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The Level I and Level II taxonomies generated by the American Mathematics Metadata Task Force start with words and phrases. These words and phrases are intended to describe the content of mathematical resources. They are NOT keywords that necessarily appear in the resources themselves. Words and phrases in the taxonomy can be combined in several ways to select a desired set of resources from a collection of available resources in different ways. One way is to combine words and phrases using and, or, and not. For example, if we wanted resources that discussed proofs and discussed geometry, we could look for resources simultaneously labeled with proof and geometry. This would not, however, be a good way to search for resources concerned with geometry proofs. A calculus exercise might, for example, be a proof with an application to geometry but not be a geometry proof in the sense understood by a teacher or student in a geometry class.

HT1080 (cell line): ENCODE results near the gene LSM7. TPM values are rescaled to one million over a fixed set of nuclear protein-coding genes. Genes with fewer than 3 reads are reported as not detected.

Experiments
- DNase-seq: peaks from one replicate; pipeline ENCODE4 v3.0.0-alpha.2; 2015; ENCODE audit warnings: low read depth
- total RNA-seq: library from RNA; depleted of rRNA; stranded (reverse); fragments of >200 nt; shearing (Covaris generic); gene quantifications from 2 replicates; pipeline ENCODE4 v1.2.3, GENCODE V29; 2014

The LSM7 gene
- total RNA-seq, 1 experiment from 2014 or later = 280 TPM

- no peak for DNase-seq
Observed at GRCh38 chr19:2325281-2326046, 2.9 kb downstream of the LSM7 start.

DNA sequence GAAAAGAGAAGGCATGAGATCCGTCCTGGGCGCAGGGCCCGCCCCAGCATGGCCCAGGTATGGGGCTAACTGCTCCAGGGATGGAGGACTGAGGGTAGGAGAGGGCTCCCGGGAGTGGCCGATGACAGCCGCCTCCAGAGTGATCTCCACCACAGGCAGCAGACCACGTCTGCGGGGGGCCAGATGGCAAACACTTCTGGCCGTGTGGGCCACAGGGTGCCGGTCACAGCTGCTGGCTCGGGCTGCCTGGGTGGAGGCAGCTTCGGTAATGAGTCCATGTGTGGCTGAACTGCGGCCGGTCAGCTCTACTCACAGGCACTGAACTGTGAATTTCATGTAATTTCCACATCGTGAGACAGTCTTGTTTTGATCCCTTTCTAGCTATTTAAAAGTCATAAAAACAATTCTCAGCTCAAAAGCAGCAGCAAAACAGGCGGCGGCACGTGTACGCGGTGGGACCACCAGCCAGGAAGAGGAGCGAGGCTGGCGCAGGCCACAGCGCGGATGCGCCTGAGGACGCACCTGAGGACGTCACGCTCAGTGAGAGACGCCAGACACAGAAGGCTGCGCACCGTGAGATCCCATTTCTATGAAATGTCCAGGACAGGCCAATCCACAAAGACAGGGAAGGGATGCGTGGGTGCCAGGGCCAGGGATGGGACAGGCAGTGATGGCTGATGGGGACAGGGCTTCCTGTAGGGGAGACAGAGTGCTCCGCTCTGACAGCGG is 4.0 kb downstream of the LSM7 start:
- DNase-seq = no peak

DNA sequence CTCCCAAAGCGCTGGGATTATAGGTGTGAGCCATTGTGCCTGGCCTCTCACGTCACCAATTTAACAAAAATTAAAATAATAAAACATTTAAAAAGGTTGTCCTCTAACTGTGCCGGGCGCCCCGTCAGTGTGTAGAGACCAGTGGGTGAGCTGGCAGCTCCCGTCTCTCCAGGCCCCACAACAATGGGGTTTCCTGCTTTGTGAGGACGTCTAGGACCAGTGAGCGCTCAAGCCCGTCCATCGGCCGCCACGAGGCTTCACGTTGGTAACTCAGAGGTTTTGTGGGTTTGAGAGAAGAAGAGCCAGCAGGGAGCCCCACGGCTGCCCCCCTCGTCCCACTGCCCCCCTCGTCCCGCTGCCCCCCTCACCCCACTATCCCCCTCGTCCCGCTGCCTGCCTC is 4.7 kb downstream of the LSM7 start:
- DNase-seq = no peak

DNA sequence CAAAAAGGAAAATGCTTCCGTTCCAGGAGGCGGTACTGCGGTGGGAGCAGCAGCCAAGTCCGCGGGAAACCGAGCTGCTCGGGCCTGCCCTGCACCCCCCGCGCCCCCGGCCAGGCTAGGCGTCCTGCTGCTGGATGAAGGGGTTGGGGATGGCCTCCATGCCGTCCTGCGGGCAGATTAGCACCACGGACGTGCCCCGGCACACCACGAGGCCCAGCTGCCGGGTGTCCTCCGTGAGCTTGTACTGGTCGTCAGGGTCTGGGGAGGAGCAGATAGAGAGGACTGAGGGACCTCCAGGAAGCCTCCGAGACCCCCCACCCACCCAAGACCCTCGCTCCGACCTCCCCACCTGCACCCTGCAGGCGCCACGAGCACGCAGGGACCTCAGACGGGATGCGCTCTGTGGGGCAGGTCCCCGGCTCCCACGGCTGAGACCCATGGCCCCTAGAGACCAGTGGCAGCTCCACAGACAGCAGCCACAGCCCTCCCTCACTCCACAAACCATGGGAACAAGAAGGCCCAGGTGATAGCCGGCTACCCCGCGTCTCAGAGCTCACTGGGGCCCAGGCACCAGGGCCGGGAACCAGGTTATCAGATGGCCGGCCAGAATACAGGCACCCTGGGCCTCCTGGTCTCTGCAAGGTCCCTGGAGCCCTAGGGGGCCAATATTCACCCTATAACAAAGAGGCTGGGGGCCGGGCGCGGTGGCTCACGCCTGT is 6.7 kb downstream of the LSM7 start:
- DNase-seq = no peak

To get around this problem we must add structure that allows us to look for proofs in the context of geometry. Another way of saying this is that we can use the word proof to narrow the word geometry. In doing so we can describe the notion of geometry proof as distinct from the intersection of the notions of geometry and proof. Note that this differs from using the word geometry to narrow the word proof. Resources labeled as proofs in the context of geometry are things like "two column proofs" or proofs using axioms of projective geometry, whereas geometry in the context of proofs refers to proofs that use geometry, such as a geometric proof of the arithemetic-geometric mean inequality. In order to distinguish between proofs in the context of geometry (geometry proofs) and geometry in the context of proofs (geometric proofs), we could use notation borrowed from computer science and write geometry.proof for the former while writing proof.geometry for the latter. In a formal sense this is correct, but the phrases geometry proof and geometric proof are more meaningful to the audience for which these taxonomies are intended. For this reason, we include the more natural phrases and indicate that geometry proof is a narrowing of geometry.